Joseph Spak - RBC Capital Markets, LLC, Research Division

A couple of quick ones. One, I was wondering if you could highlight the days supply inventory on the Escape as that product winds down. And then secondly, is there any update on -- I know you gave the EcoBoost mix on the F-Series. Is there any update on that mix on the Explorer?

Ken Czubay

Sure. I can fill you in on all that data. On the Escape, the days supply is about 70. So it's again on that great glide path that I talked about in changing over. And EcoBoost on the Edge was 18% and this is since the fall. And EcoBoost on the Explorer is about 12%. So we're really pleased that consumers are shifting over to that 2-liter EcoBoost.

Joseph Spak - RBC Capital Markets, LLC, Research Division

Okay. And I mean, I guess at the dealer level, are you finding that consumers are coming and looking for the small car or more fuel-efficient vehicles? Or are they sort of been convinced of that once they step into the dealer?

Ken Czubay

Well, they're driven to the Ford dealership and they're driven, like everybody else, we filled up our tank with gas this morning. And when they go to the Ford dealership, they're very pleased to see that there are fuel-efficient vehicles in every segment. So they're not being forced into something they don't need. If they want a utility, we offer utilities with superior fuel economy in EcoBoost. And if they want small cars, we have a plethora of them. And they're not being driven out of pickup trucks, as evidenced by the almost 50,000 pickup trucks sold with 46% of them EcoBoost and over 1/2 of them on V6. So they're not being driven to any particular super segment. They're just -- they can find what they want at the Ford dealership.

Operator

Our next question comes from the line of Chris Ceraso with Crédit Suisse.

Christopher J. Ceraso - Crédit Suisse AG, Research Division

Two questions. One about the Mustang and then one for Jenny. The Mustang was really strong number this month and this is typically not Mustang season. So I'm wondering if this is an example of how some of the favorable weather that we've had is affecting sales or if maybe there's something else going on there? Was there a change in incentives or a particularly large fleet delivery of that vehicle?

Ken Czubay

No. We did have, as we have throughout the year, we had some fleet deliveries. But the retail Mustangs were up significantly year-over-year. We have a great V6 offering there. And I think in this instance, the weather helped it. It's a seasonally strong vehicle but we're going to be introducing the '13 model. And I think it was strong demand fueled mostly by early spring.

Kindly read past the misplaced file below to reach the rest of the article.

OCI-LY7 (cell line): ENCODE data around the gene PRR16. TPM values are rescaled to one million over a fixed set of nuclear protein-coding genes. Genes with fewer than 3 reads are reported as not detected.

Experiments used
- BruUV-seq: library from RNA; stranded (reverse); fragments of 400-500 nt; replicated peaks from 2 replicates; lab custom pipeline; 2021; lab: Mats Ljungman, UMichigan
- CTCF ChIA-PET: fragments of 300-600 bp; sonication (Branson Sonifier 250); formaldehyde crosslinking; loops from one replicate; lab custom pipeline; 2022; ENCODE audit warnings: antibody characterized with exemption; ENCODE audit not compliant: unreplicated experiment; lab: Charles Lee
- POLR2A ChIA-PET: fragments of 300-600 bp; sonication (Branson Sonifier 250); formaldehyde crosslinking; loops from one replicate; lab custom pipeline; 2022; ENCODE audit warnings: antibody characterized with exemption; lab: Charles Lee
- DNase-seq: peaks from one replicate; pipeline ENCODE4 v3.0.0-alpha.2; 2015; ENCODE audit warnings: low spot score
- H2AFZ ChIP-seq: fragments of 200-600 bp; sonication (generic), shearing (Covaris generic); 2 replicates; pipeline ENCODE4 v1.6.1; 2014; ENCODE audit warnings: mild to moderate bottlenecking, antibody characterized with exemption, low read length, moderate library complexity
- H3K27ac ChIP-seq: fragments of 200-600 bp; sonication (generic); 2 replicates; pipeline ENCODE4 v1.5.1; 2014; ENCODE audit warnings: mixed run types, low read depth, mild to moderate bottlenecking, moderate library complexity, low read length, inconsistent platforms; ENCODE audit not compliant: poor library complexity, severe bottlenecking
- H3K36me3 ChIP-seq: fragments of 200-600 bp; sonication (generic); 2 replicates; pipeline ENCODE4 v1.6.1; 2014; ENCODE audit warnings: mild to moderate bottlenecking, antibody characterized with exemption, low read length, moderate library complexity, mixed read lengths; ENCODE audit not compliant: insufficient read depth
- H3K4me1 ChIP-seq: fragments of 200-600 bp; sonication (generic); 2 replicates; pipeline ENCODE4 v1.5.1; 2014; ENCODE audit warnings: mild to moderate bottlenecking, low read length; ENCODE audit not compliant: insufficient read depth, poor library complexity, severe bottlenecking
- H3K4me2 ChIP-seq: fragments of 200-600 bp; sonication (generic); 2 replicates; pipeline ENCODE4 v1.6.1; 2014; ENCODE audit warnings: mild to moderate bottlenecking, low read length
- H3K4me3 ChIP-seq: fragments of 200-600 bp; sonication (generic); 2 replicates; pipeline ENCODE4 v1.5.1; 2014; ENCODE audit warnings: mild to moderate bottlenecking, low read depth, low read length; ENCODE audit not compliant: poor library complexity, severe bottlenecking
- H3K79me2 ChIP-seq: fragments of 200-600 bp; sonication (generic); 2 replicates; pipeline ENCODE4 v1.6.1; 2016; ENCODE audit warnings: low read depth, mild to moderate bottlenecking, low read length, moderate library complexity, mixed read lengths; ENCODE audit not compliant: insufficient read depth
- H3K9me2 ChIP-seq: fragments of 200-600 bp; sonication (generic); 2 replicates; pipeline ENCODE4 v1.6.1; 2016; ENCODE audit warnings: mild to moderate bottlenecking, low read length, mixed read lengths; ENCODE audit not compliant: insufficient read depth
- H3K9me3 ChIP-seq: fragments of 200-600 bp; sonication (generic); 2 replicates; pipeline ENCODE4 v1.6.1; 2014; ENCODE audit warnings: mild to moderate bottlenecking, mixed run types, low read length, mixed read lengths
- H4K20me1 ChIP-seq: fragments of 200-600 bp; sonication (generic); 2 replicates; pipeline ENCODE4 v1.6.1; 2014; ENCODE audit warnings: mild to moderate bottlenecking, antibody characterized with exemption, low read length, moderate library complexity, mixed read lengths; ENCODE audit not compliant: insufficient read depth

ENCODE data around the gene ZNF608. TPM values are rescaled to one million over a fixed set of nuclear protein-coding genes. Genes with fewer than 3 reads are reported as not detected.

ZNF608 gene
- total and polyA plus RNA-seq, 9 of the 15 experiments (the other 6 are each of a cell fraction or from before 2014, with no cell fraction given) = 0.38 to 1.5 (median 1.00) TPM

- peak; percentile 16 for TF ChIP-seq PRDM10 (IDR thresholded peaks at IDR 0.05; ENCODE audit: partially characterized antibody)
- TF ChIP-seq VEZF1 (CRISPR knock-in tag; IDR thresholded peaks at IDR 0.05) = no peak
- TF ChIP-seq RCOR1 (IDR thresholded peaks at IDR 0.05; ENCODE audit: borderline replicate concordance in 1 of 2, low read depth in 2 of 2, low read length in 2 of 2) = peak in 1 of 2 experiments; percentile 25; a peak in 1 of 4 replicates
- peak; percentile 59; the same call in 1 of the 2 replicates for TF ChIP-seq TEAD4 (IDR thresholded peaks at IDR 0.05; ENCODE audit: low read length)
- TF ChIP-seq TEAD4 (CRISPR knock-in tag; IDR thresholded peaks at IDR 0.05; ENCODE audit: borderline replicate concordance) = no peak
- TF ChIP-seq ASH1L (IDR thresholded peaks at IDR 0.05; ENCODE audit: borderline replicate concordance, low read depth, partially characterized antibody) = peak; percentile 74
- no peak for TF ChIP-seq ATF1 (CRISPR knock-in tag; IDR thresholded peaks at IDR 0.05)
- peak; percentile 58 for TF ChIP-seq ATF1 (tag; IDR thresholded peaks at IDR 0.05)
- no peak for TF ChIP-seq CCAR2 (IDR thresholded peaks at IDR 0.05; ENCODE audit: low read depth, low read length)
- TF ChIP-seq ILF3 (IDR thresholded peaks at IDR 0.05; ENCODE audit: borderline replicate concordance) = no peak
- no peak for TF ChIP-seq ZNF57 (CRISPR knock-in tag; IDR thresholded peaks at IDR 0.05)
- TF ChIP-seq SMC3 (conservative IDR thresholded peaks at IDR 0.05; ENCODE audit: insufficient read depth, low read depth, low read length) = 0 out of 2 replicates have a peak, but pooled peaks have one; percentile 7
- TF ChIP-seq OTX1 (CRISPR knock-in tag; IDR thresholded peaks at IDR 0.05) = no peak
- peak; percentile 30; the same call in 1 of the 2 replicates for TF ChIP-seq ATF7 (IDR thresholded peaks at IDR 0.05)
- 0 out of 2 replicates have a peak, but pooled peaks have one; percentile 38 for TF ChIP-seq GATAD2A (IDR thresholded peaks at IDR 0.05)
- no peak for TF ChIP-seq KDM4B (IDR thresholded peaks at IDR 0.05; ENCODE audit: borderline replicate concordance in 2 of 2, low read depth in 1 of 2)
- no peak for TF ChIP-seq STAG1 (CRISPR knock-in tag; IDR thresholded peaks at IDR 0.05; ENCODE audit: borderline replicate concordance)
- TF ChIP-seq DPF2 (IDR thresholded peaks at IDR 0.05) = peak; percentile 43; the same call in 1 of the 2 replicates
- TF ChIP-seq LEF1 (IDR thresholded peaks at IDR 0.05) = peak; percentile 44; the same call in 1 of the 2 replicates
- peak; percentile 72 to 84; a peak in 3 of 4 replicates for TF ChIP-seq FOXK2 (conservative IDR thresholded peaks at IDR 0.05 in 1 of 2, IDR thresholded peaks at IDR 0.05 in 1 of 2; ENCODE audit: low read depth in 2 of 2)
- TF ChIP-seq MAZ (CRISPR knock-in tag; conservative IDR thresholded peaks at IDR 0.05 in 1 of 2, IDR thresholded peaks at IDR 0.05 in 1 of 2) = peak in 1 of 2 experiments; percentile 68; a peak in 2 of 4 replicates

Christopher J. Ceraso - Crédit Suisse AG, Research Division

Okay. Is that a decent read across to maybe what kind of an impact we're seeing across some other categories too?

Ken Czubay

You mean relative to...

Christopher J. Ceraso - Crédit Suisse AG, Research Division

To the weather.

Ken Czubay

The weather is an interesting phenomenon. I mean, obviously, if people get stuck in with a blizzard they can't buy cars, but the weather also prolongs people where the cars all start in warmer weather. So it's kind of a little bit of a trade-off. I think there are much bigger drivers that are driving the industry. The improvement in the economy that Jenny talked about. And frankly, the age of the inventory of -- in consumers’ hands and the fact that it's a great time to buy right now.

Christopher J. Ceraso - Crédit Suisse AG, Research Division

Right. And just one for Jenny on fuel prices. Do you have a view as to whether or not higher fuel prices will have an effect on the number of vehicles sold? Or do you think it's more of an effect on the type of vehicles, in other words, the mix?

Jenny Lin

Well, Chris, at this just point, I think that it is too early to tell because that we are on a recovery mode in terms of industry sales. So certainly that the -- if the vehicle -- gas supplies keep going up like this, people may cut some discretionary spending. However, with the economy improving and the employment situation improving, people need new cars going back to work. So I think that will offset -- the positive offset of negative influences to the gas price.

Erich Merkle

Thank you. Erica, if we could turn it over to some of the folks in the media at this point. I'll much appreciate it. Thank you.

Operator

[Operator Instructions] And our first question comes from the line of Chrissie Thompson with Detroit Free Press.

Chrissie Thompson

So I'm wondering if you can talk a little bit about gas prices and perhaps the effect on investors. Often times, we see companies like Ford that sells quite a bit of trucks that high gas prices will scare off investors. Can you talk about what the EcoBoost might mean for that this year?

Erich Merkle

Well, certainly. We've got a -- we actually manage our business with a full line of cars, utilities and trucks. And we aim to deliver really best-in-class fuel economy across all those segments in which they compete. So we're just really pleased that, at this point, it's something that we've been working for, working toward over the last 3 to 4 years that we've got this nice broad portfolio of products, whether it be pickup trucks, which I will add, responded as you will see very -- as you can see very well in February at 26% increase. And we've got a number of small fuel-efficient cars and things in between, so.

Ken Czubay

Chrissie, I think we'll have more information about on that at the financial update in April.

Chrissie Thompson